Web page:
An engrossing look at a war that sacrificed both horses and people.

Morpurgo adapts his 1982 novel for a younger audience.

Albert and Joey, his red bay, are bonded “like brothers.” Joey responds to Albert’s calls, and together, they work on the family farm in Devon, plowing, sowing, and harvesting. When war breaks out in Europe, Albert’s father, in need of money for the farm, sells Joey to the military. Albert, devastated, vows to one day reunite with Joey. He angrily leaves home and enlists in the army, lying about his age. Ensuing spreads depict Albert training for and entering World War I’s trench warfare. Joey’s fortunes are equally miserable as a cavalry horse. The narrative, heavily anthropomorphizing Joey throughout, tracks him as he and stablemate Topthorn are captured by the Germans. They pull an ambulance cart, spend a calmer summer on a farm, then endure grueling work pulling guns before garnering gentler treatment from German soldier Friedrich. Morpurgo’s sentimental treatment, matched by Disney-esque tableaux intermittently delivered in comics-style panels, nonetheless conveys war as barbaric and treacherous for all—human or animal. After a battle in which both Friedrich and Topthorn are killed, Joey races away, turning up on the wastes of the no man’s land between the warring armies. Albert and an English-speaking German soldier toss a coin for Joey, and Albert, the apparent winner, returns home with Joey at war’s end. (This book was reviewed digitally.)

An engrossing look at a war that sacrificed both horses and people. (Picture book. 5-8)

Pub Date: June 7, 2022

ISBN: 978-1-4052-9244-3

Page Count: 48

Publisher: Farshore/HarperCollins

Review Posted Online: May 10, 2022

Kirkus Reviews Issue: June 1, 2022


From the How To Catch… series

A brisk if bland offering for series fans, but cleverer metafictive romps abound.

The titular cookie runs off the page at a bookstore storytime, pursued by young listeners and literary characters.

Following on 13 previous How To Catch… escapades, Wallace supplies sometimes-tortured doggerel and Elkerton, a set of helter-skelter cartoon scenes. Here the insouciant narrator scampers through aisles, avoiding a series of elaborate snares set by the racially diverse young storytime audience with help from some classic figures: “Alice and her mad-hat friends, / as a gift for my unbirthday, / helped guide me through the walls of shelves— / now I’m bound to find my way.” The literary helpers don’t look like their conventional or Disney counterparts in the illustrations, but all are clearly identified by at least a broad hint or visual cue, like the unnamed “wizard” who swoops in on a broom to knock over a tower labeled “Frogwarts.” Along with playing a bit fast and loose with details (“Perhaps the boy with the magic beans / saved me with his cow…”) the author discards his original’s lip-smacking climax to have the errant snack circling back at last to his book for a comfier sort of happily-ever-after.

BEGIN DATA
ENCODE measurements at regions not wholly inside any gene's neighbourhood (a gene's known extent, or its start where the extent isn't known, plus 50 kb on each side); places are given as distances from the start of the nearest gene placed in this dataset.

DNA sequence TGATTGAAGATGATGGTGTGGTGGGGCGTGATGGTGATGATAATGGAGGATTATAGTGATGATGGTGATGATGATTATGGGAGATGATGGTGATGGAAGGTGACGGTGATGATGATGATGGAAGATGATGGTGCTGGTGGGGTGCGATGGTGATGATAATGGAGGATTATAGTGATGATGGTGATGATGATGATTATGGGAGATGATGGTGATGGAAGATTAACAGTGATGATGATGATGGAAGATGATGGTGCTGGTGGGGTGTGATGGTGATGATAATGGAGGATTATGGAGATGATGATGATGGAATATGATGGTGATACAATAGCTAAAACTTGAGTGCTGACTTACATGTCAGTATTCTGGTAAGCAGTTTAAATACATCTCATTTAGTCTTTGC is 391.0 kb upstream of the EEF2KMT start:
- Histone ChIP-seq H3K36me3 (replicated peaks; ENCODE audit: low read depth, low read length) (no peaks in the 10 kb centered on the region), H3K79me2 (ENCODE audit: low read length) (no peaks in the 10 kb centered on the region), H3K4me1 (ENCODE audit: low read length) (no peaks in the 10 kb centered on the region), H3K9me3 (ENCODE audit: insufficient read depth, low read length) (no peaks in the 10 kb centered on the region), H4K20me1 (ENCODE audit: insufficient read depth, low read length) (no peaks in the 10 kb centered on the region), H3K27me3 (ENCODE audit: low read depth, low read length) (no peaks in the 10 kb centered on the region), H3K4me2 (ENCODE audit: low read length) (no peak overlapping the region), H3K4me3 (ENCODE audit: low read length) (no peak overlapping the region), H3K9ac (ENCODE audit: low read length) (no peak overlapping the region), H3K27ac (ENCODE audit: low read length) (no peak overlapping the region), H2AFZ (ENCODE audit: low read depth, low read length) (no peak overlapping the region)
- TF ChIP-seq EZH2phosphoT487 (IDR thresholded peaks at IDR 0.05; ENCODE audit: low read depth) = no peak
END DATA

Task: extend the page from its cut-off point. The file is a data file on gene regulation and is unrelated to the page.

A brisk if bland offering for series fans, but cleverer metafictive romps abound. (Picture book. 6-8)

Pub Date: Aug. 3, 2021

ISBN: 978-1-7282-0935-7

Page Count: 40

Publisher: Sourcebooks Wonderland

Review Posted Online: July 26, 2021

Kirkus Reviews Issue: Aug. 15, 2021


From the The Kingdom of Wrenly series , Vol. 1

A gentle adventure that sets the stage for future quests.

A lonely prince gains a friend for a quest to find a missing jewel.

Prince Lucas of Wrenly has everything a boy could possibly want—except a friend. His father has forbidden him to play with the village children for reasons of propriety. Adventure-seeking Lucas acquires peasant clothes to masquerade as a commoner and make friends, but he is caught out. His mother, the queen, persuades the king to allow him one friend: Clara, the daughter of her personal dressmaker. When the queen’s prized emerald pendant goes missing, Lucas and Clara set off to find it. They follow the jewel as it changes hands, interviewing each temporary owner. Their adventure cleverly introduces the series’ world and peoples, taking the children to the fairy island of Primlox, the trolls’ home of Burth, the wizard island of Hobsgrove and finally Mermaid’s Cove. By befriending the mermaids, Lucas and Clara finally recover the jewel. In thanks, the king gives Clara a horse of her own so that she may ride with Lucas on their future adventures. The third-person narration is generally unobtrusive, allowing the characters to take center stage. The charming, medieval-flavored illustrations set the fairy-tale scene and take up enough page space that new and reluctant readers won’t be overwhelmed by text.

 A gentle adventure that sets the stage for future quests. (Fantasy. 5-8)

Pub Date: April 1, 2014

ISBN: 978-1-4424-9691-0

Page Count: 128

Publisher: Little Simon/Simon & Schuster

Review Posted Online: Feb. 11, 2014

Kirkus Reviews Issue: March 1, 2014

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